How a Noongar artist brought her family’s story to life on the basketball court

Moorditj Keila young gun and uniform designer Angel Smith with basketballers Alice Inman and Stanley Webb modelling the club's new outfits. Picture: Matt Jelonek
Moorditj Keila young gun and uniform designer Angel Smith with basketballers Alice Inman and Stanley Webb modelling the club's new outfits. Picture: Matt Jelonek

TEENAGE basketballer Angel Smith is a creator on court and off it, too.

The young star of Moorditj Keila basketball is the artist behind the design of the successful South Perth club’s first proper uniform.

And like all projects that are 10 years or more in the making, Angel’s black, red and yellow artwork has a backstory and deeper meaning.

“The balga tree represents home because we’re Noongars and that’s Noongar land,” she said.

“The circles are a meeting place, which is the community.

“And then the kangaroos is about moving forward, because we’re growing and moving forward with our basketball community.”

Current players helped to unveil the new red, black and yellow uniforms recently in South Perth. Picture: Matt Jelonek

 

Circles on the uniform represent a meeting place, while kangaroo footprints on the design indicate moving forward. Picture: Matt Jelonek

Moorditj Keila, which has already produced Perth Lynx WNBL prospect Nes’Eya Williams, puts about 100 young basketballers on the domestic courts at Leisurelife in Victoria Park each weekend.

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Club coordinator Honey Webb said they prioritised creating pathways in life for players and their families, building strength in unity and nurturing commitment to family through sport ahead of winning games.

“The strong and developed players have been taught from a young age to look after their teammates so that when they leave for a higher age group their teammates will be okay,” she said.

“That is one of our most valued measures of success, creating true team players.”

However they’ve been extremely successful on court in recent times too, with more than half of their eight junior teams winning grand finals last season.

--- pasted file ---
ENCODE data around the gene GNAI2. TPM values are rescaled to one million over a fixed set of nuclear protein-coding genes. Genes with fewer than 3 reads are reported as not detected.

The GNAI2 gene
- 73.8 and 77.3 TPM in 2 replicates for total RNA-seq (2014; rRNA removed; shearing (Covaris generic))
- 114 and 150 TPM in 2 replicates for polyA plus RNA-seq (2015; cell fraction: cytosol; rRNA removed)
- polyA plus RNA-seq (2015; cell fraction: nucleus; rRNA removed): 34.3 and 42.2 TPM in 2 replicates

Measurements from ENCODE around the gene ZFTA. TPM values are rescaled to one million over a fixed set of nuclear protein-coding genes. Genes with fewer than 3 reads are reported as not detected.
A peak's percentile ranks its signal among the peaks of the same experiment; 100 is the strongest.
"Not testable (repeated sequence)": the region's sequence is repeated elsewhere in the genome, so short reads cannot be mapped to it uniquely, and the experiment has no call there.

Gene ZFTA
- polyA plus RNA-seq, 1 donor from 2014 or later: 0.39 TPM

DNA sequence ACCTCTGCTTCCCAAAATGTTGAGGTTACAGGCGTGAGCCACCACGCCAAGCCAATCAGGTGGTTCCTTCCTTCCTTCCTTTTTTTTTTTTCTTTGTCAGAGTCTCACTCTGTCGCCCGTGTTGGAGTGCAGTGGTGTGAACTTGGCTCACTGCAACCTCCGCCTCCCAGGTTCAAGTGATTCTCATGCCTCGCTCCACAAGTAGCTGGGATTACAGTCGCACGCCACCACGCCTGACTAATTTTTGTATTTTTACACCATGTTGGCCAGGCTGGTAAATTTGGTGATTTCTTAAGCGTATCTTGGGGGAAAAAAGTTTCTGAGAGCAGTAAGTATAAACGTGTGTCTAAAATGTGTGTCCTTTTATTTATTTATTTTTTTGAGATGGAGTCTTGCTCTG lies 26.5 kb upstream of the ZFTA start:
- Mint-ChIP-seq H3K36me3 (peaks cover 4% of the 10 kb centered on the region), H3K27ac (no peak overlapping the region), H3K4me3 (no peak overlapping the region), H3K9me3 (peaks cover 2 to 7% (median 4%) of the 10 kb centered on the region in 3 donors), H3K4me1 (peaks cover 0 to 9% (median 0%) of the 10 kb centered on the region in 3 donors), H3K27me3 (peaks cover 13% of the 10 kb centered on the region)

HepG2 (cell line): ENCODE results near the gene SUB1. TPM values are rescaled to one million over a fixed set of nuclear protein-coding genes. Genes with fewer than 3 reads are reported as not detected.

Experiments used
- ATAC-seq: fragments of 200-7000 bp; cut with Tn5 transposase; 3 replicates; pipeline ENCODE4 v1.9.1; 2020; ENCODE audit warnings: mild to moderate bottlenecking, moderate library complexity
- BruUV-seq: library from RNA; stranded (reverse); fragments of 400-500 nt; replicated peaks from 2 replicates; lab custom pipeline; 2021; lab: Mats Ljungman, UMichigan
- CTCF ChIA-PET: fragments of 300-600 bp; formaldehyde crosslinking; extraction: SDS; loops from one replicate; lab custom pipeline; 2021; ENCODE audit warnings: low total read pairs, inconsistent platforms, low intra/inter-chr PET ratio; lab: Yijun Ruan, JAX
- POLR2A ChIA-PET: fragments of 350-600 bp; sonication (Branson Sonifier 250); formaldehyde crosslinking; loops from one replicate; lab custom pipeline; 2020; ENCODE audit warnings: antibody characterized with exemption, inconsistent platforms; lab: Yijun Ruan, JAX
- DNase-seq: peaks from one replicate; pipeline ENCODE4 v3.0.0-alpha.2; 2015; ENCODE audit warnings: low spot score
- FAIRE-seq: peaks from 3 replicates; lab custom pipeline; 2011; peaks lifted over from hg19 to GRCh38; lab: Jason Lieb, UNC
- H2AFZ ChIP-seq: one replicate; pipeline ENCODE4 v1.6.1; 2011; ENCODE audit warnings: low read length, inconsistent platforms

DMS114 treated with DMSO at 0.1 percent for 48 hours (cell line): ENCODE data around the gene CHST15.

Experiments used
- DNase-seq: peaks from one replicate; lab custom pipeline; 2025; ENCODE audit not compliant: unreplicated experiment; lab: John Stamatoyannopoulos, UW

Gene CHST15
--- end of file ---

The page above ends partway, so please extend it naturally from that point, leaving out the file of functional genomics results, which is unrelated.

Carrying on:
Video credit: Barefoot Media CO

“That’s the strength of our club right there on our jerseys”

While the club’s foundations are firmly rooted in local Aboriginal community and culture, its growth over time has brought players and volunteers of all backgrounds who see value in focusing on community building over individual differences.

They’ve also assembled a crack team of leaders to help drive the club forward, with former South Perth Mayor James Best and Dome coffees founder Patria Jafferies among those who have been inspired to lend their professionalism to the operation.

And it’s showing. The recent uniform unveiling event drew a big crowd that including Sports Minister Mick Murray, well-known performer Phil Walley-Stack and several Basketball WA representatives.

Chairman James Best, Honey Webb and Phil Walley-Stack at the uniform unveiling. Picture: Matt Jelonek

Angel, who is only 16 yet the club’s longest-serving player, is driven to let basketball take her as far as it can and will.

As well as domestic games on Saturday, the Clontarf Aboriginal College student plays at under-18 level for Perth Redbacks in the WA Basketball League on Sundays.

She aspires to one day reach the national level with Perth Lynx, a path that could lead her to again share a court with Williams.

“Nes’Eya and I played in the same team for Moorditj Keila, we both started together when we were little,” she said.

“I just love basketball. I love playing it, I love being in a team and working together.”

Sports Minister Mick Murray (left) was at the unveiling to check out the new uniforms modeled by Moorditj Keila players and designed by Angel Smith (second from left). Picture: Matt Jelonek

The new uniform was produced by Pilbara-based Aboriginal business Jatu Clothing and replaced the club’s old playing strip of simple, matching shirts and a logo.

Ms Webb was thrilled with the new look, saying it was an important milestone for Moorditj Keila and it’s desire to continue to empower local Aboriginal children with skills and pride.

“These kangaroo footprints mean we are actually moving forward because yongas (kangaroos) don’t bounce backwards, they don’t bounce sidewards, they just sort of keep bouncing forward,” she said.

“So that’s the strength of our club right there on our jerseys.

“We are moving forward very strong, one direction and all together.

“And bouncing is very significant because we play basketball.

“That is the story of our beautiful new look and our beautiful new jersey, it’s been passed down from my father to myself to my daughter and its come out in our beautiful artwork for our jerseys.”

Our new jerseys for Moorditj Keila Basketball Club designed by Angel Smith

Posted by Moorditj Keila on Monday, 15 April 2019